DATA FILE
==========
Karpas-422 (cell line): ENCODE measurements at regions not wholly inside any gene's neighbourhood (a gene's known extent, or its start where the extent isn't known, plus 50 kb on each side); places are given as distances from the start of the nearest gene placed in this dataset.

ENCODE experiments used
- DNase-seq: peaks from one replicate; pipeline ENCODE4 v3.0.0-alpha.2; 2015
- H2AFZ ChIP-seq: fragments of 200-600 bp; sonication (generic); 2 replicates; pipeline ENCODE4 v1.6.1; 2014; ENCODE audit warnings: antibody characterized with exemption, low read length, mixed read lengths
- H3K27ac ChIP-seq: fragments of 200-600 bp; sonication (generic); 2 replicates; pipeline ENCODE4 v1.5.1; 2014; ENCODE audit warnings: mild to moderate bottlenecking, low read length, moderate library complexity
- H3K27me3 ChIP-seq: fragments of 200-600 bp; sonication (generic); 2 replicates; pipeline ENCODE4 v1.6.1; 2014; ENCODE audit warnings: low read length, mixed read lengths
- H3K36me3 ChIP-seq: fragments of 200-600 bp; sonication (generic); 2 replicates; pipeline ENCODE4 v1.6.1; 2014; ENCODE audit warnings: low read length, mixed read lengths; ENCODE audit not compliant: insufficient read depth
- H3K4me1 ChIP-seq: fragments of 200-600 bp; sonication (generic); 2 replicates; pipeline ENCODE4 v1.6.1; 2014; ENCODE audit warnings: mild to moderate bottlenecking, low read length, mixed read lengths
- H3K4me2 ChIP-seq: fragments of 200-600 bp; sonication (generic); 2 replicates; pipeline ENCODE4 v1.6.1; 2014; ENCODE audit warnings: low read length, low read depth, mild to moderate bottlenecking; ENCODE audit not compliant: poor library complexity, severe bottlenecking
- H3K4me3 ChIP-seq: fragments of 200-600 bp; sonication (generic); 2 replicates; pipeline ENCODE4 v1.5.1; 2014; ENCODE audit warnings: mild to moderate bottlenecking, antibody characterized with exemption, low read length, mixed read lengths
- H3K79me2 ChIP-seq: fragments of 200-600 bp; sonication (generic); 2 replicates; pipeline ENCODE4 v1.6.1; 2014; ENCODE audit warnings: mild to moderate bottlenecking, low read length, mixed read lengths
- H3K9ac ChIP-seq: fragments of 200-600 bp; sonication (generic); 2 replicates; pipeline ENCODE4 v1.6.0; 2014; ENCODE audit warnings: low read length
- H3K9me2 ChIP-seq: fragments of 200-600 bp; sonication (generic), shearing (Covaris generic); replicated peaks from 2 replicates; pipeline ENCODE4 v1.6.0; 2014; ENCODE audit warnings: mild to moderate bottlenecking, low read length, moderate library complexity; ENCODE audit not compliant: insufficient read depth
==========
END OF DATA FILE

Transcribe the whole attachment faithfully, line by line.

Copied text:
Karpas-422 (cell line): ENCODE measurements at regions not wholly inside any gene's neighbourhood (a gene's known extent, or its start where the extent isn't known, plus 50 kb on each side); places are given as distances from the start of the nearest gene placed in this dataset.

ENCODE experiments used
- DNase-seq: peaks from one replicate; pipeline ENCODE4 v3.0.0-alpha.2; 2015
- H2AFZ ChIP-seq: fragments of 200-600 bp; sonication (generic); 2 replicates; pipeline ENCODE4 v1.6.1; 2014; ENCODE audit warnings: antibody characterized with exemption, low read length, mixed read lengths
- H3K27ac ChIP-seq: fragments of 200-600 bp; sonication (generic); 2 replicates; pipeline ENCODE4 v1.5.1; 2014; ENCODE audit warnings: mild to moderate bottlenecking, low read length, moderate library complexity
- H3K27me3 ChIP-seq: fragments of 200-600 bp; sonication (generic); 2 replicates; pipeline ENCODE4 v1.6.1; 2014; ENCODE audit warnings: low read length, mixed read lengths
- H3K36me3 ChIP-seq: fragments of 200-600 bp; sonication (generic); 2 replicates; pipeline ENCODE4 v1.6.1; 2014; ENCODE audit warnings: low read length, mixed read lengths; ENCODE audit not compliant: insufficient read depth
- H3K4me1 ChIP-seq: fragments of 200-600 bp; sonication (generic); 2 replicates; pipeline ENCODE4 v1.6.1; 2014; ENCODE audit warnings: mild to moderate bottlenecking, low read length, mixed read lengths
- H3K4me2 ChIP-seq: fragments of 200-600 bp; sonication (generic); 2 replicates; pipeline ENCODE4 v1.6.1; 2014; ENCODE audit warnings: low read length, low read depth, mild to moderate bottlenecking; ENCODE audit not compliant: poor library complexity, severe bottlenecking
- H3K4me3 ChIP-seq: fragments of 200-600 bp; sonication (generic); 2 replicates; pipeline ENCODE4 v1.5.1; 2014; ENCODE audit warnings: mild to moderate bottlenecking, antibody characterized with exemption, low read length, mixed read lengths
- H3K79me2 ChIP-seq: fragments of 200-600 bp; sonication (generic); 2 replicates; pipeline ENCODE4 v1.6.1; 2014; ENCODE audit warnings: mild to moderate bottlenecking, low read length, mixed read lengths
- H3K9ac ChIP-seq: fragments of 200-600 bp; sonication (generic); 2 replicates; pipeline ENCODE4 v1.6.0; 2014; ENCODE audit warnings: low read length
- H3K9me2 ChIP-seq: fragments of 200-600 bp; sonication (generic), shearing (Covaris generic); replicated peaks from 2 replicates; pipeline ENCODE4 v1.6.0; 2014; ENCODE audit warnings: mild to moderate bottlenecking, low read length, moderate library complexity; ENCODE audit not compliant: insufficient read depth